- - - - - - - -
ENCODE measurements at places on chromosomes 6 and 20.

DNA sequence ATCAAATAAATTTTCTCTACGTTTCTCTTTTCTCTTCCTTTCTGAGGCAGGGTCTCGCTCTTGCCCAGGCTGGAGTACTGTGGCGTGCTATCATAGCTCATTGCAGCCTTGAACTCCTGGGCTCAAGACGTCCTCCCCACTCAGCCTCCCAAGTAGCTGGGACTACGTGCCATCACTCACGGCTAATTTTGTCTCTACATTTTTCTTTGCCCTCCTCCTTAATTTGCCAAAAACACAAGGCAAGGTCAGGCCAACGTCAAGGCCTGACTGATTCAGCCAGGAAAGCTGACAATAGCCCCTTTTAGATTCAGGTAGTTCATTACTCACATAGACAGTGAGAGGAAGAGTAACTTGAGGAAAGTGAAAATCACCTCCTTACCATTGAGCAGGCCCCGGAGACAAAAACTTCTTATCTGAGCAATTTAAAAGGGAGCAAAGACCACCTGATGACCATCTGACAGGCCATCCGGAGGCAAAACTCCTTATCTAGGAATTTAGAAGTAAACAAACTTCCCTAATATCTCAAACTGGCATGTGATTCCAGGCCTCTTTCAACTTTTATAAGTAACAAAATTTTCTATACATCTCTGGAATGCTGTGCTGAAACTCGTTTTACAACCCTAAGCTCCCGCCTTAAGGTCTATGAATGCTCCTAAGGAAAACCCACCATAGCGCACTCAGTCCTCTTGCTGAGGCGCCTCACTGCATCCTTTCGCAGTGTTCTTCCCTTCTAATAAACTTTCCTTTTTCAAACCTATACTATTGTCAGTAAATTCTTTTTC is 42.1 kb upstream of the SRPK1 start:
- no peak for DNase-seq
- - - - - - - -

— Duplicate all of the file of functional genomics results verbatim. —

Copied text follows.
ENCODE measurements at places on chromosomes 6 and 20.

DNA sequence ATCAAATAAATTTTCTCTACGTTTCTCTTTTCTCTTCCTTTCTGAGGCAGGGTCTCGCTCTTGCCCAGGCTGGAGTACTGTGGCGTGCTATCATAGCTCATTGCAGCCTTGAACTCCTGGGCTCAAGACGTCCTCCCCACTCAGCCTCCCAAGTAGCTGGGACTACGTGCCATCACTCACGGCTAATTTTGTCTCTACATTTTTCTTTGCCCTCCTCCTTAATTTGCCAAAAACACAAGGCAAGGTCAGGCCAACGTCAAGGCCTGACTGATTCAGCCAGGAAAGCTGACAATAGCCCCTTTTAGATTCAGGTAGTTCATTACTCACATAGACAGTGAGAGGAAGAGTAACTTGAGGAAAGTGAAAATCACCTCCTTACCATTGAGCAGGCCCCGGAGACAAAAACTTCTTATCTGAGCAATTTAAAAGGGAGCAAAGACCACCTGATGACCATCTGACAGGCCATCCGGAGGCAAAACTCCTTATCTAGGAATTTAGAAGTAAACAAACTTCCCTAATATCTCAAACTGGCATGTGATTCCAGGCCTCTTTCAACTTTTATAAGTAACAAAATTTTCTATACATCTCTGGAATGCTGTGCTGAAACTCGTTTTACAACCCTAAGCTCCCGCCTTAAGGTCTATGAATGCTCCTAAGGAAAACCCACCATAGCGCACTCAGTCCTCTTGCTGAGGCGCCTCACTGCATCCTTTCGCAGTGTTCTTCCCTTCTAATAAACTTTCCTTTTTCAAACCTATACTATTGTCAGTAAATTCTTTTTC is 42.1 kb upstream of the SRPK1 start:
- no peak for DNase-seq